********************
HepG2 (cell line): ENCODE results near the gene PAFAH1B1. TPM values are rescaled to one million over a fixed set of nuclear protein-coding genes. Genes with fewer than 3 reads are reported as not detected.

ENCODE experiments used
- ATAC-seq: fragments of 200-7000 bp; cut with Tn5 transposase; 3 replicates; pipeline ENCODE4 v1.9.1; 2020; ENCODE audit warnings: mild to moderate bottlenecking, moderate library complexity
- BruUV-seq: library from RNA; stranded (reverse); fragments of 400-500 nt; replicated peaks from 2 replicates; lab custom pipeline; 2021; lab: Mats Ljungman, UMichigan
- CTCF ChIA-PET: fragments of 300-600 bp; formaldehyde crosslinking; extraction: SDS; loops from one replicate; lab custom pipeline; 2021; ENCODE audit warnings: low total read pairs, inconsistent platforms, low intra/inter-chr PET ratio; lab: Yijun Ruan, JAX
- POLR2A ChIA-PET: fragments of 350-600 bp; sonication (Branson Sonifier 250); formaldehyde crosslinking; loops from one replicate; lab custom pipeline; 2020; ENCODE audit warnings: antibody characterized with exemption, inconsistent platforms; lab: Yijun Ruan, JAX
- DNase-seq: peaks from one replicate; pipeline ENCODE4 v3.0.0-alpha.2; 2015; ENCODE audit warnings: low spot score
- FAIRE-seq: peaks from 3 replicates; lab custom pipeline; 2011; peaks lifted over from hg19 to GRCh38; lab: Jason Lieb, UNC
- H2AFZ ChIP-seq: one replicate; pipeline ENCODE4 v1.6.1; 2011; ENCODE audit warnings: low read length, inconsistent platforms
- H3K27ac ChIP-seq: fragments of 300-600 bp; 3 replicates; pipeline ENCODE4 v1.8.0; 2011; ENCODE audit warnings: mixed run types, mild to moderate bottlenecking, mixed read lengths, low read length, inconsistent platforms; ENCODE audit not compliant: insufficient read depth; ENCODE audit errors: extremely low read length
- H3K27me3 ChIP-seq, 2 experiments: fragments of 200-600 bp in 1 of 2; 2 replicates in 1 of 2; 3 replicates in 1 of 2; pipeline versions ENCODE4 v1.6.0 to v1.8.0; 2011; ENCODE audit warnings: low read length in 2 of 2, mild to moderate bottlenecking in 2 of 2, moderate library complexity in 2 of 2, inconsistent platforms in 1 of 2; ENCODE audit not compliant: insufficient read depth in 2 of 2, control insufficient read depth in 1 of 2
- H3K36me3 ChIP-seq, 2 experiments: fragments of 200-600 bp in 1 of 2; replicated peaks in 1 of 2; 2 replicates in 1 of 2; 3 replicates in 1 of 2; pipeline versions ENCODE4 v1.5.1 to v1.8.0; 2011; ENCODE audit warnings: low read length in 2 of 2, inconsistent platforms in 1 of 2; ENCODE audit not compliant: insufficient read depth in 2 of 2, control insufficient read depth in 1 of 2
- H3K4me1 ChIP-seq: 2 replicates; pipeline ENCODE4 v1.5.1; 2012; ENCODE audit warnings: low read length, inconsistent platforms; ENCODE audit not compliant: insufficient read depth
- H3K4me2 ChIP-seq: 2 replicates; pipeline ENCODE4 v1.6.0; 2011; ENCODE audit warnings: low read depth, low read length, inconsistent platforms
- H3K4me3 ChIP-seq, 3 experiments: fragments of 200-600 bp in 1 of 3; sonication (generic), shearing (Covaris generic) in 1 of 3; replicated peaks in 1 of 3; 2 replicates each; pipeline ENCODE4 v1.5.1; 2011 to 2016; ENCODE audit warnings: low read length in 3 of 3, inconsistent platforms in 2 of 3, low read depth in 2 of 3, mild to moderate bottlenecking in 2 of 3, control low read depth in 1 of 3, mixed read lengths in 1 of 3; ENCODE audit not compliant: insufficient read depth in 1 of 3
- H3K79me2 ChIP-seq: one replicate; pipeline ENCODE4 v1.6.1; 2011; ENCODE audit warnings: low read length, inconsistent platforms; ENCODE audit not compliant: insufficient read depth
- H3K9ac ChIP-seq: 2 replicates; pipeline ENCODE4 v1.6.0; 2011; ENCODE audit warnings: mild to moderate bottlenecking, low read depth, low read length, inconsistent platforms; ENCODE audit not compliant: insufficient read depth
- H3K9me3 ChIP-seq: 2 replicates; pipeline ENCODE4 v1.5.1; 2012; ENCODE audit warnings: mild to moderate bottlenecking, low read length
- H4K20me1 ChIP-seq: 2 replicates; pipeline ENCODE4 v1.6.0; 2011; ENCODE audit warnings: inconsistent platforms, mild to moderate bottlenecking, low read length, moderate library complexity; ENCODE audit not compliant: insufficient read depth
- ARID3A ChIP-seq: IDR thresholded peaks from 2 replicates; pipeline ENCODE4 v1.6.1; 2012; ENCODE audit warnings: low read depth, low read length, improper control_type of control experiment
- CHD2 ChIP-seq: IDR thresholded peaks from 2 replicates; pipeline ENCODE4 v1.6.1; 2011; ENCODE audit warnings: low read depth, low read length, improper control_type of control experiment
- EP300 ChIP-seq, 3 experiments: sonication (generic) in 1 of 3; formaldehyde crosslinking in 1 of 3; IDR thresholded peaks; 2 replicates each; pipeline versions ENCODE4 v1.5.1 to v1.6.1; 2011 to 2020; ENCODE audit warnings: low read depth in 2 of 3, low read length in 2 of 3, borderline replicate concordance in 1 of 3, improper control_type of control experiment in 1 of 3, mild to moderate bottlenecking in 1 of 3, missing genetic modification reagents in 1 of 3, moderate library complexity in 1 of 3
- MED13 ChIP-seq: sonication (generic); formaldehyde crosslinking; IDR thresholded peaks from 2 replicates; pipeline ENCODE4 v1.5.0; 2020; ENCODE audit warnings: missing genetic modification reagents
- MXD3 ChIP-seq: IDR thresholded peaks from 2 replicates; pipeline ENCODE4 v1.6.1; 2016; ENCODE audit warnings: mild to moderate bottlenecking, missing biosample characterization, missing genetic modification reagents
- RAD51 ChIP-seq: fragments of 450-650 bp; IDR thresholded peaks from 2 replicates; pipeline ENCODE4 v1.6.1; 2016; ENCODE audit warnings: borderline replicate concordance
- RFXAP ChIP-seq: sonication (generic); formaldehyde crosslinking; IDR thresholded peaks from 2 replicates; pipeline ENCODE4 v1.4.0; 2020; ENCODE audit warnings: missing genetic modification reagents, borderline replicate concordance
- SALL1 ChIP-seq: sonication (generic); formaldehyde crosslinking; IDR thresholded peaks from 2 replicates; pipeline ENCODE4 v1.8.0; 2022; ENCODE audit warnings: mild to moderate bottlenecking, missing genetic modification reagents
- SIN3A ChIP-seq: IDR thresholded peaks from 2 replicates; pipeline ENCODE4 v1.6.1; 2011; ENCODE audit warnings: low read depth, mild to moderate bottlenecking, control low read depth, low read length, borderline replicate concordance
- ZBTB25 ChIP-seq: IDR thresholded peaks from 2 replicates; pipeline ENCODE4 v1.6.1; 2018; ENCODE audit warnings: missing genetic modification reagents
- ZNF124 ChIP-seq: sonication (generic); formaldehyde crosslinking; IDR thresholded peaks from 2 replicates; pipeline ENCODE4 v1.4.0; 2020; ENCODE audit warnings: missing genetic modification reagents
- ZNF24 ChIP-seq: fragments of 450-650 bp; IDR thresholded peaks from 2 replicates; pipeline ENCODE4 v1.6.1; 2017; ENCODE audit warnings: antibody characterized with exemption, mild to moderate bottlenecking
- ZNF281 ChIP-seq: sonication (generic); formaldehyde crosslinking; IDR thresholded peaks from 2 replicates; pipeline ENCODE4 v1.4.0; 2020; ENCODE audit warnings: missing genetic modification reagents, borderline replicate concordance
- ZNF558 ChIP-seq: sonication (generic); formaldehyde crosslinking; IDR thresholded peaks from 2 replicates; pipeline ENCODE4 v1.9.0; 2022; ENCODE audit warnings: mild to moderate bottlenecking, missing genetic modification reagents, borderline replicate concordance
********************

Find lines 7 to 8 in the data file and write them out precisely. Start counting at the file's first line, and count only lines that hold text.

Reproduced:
- DNase-seq: peaks from one replicate; pipeline ENCODE4 v3.0.0-alpha.2; 2015; ENCODE audit warnings: low spot score
- FAIRE-seq: peaks from 3 replicates; lab custom pipeline; 2011; peaks lifted over from hg19 to GRCh38; lab: Jason Lieb, UNC